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Neutral hip position for the oblique lumbar interbody fusion (OLIF) approach increases the retroperitoneal oblique corridor

Abstract

Background

The prepsoas lateral approach for spinal fusion, oblique lateral lumbar interbody fusion (OLIF), is considered one of the minimally invasive spinal fusion methods and is gaining popularity due to improved outcomes with copious supporting evidence. To date, no publication has studied the various positions of the left hip in actual patients which might affect the retroperitoneal oblique corridor (ROC). The study aimed to find the relevancy of the left hip position and the size of ROC.

Methods

We recruited 40 consecutive patients who needed diagnostic MRI from the out-patient clinic. MRI scan from L2 to L5 was performed in the supine, right lateral decubitus with hip flexion, and right lateral decubitus with hip in a neutral position. The retroperitoneal oblique corridor (ROC) was measured at the intervertebral disc level and compared.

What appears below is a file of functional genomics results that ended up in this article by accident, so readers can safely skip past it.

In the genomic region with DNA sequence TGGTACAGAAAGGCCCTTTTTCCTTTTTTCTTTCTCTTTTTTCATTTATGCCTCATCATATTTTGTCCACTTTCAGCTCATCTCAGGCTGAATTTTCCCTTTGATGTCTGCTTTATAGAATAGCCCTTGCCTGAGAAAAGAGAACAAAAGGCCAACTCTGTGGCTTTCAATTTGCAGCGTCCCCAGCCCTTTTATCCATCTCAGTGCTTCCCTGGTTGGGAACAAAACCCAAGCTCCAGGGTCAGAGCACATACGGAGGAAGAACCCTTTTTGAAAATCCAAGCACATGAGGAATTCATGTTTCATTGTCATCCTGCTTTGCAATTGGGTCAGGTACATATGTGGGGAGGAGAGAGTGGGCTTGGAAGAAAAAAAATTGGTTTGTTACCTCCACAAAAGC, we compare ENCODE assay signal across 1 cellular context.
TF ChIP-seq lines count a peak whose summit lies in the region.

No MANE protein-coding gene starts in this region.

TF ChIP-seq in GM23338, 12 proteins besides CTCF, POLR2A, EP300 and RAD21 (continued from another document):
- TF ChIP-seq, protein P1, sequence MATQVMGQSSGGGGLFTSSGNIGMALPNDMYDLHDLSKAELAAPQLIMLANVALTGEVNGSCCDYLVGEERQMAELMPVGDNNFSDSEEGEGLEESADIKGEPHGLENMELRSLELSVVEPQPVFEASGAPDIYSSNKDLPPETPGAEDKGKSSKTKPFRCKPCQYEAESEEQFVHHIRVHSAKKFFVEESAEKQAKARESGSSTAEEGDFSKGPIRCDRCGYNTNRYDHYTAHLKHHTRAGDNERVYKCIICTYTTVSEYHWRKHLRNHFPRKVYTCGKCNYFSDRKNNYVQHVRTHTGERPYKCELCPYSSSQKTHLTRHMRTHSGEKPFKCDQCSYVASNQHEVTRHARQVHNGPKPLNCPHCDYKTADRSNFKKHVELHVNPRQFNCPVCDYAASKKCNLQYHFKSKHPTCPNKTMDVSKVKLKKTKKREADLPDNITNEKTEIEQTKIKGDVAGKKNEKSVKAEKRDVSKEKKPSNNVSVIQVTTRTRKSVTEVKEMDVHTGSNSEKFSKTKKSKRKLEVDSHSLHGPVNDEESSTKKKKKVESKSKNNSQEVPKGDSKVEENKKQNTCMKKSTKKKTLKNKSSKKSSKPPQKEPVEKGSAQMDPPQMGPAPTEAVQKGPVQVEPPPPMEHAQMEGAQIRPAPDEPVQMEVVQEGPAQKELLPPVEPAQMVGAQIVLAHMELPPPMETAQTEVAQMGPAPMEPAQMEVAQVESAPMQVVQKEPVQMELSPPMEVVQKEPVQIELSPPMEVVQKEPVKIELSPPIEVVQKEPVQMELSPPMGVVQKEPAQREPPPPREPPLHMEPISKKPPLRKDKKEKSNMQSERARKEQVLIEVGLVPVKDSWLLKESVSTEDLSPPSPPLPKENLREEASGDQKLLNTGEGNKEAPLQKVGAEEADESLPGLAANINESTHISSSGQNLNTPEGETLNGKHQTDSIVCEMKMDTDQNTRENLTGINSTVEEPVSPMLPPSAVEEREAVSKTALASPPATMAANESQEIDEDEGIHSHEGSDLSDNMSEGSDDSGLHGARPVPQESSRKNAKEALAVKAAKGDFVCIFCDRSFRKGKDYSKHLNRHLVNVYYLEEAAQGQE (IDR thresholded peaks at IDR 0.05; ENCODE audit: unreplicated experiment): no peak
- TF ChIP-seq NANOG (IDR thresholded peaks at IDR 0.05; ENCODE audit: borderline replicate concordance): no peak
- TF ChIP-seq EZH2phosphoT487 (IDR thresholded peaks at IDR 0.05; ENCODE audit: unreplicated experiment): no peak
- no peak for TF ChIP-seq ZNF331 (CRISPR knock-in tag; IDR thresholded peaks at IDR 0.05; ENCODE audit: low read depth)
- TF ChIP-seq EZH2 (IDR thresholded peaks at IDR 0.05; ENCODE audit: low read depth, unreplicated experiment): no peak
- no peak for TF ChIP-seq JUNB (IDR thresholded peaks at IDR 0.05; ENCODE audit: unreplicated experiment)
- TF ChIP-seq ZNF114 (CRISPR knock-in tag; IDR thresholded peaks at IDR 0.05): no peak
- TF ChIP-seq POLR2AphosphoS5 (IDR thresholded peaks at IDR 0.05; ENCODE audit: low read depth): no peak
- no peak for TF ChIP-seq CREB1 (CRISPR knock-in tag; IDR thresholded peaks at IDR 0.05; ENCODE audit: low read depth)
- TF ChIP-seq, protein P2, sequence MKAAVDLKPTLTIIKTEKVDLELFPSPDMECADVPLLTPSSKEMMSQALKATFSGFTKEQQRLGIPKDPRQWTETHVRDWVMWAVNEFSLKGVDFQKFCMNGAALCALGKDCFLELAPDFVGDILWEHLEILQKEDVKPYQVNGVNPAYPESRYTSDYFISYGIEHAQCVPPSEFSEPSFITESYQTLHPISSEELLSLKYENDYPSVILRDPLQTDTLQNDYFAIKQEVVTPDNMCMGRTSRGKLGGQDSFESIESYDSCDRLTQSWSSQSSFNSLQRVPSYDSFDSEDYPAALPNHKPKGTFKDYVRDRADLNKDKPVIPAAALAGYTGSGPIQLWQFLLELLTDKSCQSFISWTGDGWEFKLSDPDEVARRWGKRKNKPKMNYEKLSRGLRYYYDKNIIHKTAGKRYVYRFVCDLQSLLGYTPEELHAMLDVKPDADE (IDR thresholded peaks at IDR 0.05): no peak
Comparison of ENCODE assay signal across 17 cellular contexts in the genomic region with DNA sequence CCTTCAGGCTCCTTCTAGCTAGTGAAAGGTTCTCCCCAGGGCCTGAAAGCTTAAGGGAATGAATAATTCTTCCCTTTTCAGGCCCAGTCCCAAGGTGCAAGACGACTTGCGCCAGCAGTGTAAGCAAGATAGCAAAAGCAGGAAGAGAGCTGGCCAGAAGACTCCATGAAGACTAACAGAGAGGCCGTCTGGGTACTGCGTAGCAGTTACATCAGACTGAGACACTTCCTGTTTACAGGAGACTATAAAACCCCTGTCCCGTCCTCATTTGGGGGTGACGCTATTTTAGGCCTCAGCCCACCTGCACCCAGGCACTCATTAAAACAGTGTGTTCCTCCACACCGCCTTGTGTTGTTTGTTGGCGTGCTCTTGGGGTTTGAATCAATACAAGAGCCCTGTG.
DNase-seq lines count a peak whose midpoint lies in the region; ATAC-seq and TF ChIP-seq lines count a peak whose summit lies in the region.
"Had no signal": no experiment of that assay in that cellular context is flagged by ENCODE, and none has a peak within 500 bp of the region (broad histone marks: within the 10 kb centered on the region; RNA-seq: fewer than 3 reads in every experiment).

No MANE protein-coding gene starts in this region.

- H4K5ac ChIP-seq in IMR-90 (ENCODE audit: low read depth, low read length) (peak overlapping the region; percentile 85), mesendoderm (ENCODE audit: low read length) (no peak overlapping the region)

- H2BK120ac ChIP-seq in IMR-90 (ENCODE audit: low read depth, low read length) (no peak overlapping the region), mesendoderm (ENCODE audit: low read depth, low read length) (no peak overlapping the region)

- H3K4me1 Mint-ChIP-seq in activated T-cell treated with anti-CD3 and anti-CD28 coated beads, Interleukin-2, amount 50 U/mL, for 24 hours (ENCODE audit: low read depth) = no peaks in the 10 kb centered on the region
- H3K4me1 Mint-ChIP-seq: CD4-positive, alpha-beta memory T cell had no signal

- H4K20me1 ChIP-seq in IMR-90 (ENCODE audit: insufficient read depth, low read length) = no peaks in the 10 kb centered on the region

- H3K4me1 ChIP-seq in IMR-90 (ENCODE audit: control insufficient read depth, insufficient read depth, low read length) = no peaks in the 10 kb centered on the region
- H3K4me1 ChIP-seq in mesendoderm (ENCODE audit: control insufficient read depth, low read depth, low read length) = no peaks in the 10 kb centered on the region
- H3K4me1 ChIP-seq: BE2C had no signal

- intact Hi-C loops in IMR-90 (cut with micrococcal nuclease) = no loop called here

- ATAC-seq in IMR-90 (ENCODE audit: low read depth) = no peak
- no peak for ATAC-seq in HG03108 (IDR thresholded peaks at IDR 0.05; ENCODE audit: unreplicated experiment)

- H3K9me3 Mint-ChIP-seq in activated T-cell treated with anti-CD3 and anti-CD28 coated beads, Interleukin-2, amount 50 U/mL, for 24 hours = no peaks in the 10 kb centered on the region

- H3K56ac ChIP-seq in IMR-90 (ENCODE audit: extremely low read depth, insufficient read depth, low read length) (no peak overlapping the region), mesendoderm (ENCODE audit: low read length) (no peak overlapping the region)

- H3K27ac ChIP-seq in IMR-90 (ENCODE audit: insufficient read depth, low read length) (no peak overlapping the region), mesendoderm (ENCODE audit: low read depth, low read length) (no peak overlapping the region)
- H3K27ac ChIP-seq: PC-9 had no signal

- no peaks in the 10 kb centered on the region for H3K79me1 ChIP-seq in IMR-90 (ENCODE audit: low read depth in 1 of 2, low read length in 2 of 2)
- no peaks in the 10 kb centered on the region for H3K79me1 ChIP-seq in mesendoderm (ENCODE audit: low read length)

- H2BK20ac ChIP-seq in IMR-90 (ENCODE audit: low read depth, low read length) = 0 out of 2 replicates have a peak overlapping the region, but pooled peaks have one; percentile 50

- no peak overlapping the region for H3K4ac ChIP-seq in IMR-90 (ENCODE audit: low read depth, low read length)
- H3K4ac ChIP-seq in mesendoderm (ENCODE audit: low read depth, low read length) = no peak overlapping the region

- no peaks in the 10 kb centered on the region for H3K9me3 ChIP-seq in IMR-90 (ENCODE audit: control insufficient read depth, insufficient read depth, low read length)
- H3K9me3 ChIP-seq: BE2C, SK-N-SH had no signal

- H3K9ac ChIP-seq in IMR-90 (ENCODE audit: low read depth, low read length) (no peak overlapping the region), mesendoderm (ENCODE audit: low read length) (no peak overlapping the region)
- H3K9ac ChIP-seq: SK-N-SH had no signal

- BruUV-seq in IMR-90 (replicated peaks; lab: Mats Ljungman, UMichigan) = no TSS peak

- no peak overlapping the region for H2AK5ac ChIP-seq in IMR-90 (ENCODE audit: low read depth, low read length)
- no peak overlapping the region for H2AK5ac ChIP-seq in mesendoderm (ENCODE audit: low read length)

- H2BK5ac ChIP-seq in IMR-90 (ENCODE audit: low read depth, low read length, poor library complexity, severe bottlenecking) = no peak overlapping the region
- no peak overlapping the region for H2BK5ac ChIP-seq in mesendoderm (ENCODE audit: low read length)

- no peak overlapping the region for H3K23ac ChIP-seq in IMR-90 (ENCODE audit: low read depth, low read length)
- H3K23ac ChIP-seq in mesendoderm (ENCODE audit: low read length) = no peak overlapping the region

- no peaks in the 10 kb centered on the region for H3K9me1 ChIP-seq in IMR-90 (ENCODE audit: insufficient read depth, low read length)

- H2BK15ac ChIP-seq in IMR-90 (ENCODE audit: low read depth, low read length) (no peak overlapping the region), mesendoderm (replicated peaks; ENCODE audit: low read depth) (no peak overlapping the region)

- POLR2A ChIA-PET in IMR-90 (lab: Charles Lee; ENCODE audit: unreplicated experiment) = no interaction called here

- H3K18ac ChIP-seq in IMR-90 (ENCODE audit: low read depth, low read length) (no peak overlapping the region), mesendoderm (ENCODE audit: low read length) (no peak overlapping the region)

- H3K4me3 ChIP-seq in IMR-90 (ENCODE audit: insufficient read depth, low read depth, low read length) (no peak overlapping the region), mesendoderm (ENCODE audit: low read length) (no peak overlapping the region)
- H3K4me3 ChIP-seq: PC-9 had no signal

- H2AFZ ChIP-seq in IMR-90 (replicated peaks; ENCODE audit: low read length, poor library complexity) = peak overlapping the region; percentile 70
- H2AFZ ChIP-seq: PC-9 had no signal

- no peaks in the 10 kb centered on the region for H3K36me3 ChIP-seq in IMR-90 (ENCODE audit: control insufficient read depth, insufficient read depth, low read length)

Results

ROC of the hip in neutral position was significantly larger than hip flexion in all levels (p < 0.05); there was no significant difference in the ROC among levels (p = 0.22). ROC seems to be largest at L2/3 followed by L3/4 and L4/5 respectively in all positions.

Conclusions

The retroperitoneal oblique corridors of L2 to L5 were significantly increased when the hip is in the neutral position, while the psoas cross-sectional area and anterior thickness were minimized in this position. Surgeons might benefit from a neutral position of the left hip in the oblique lateral lumbar interbody fusion (OLIF) procedure.

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Background

Spinal fusion via the lateral approach is considered as one of the minimally invasive spinal fusion procedures and is gaining more popularity owing to its good outcomes. Since Mayer [1] published the minimally invasive access via the anterior approach in the literature, many have developed the technique and described the pre-psoas approach known as oblique lumbar interbody fusion (OLIF), which was later popularized by many surgeons [2,3,4,5,6].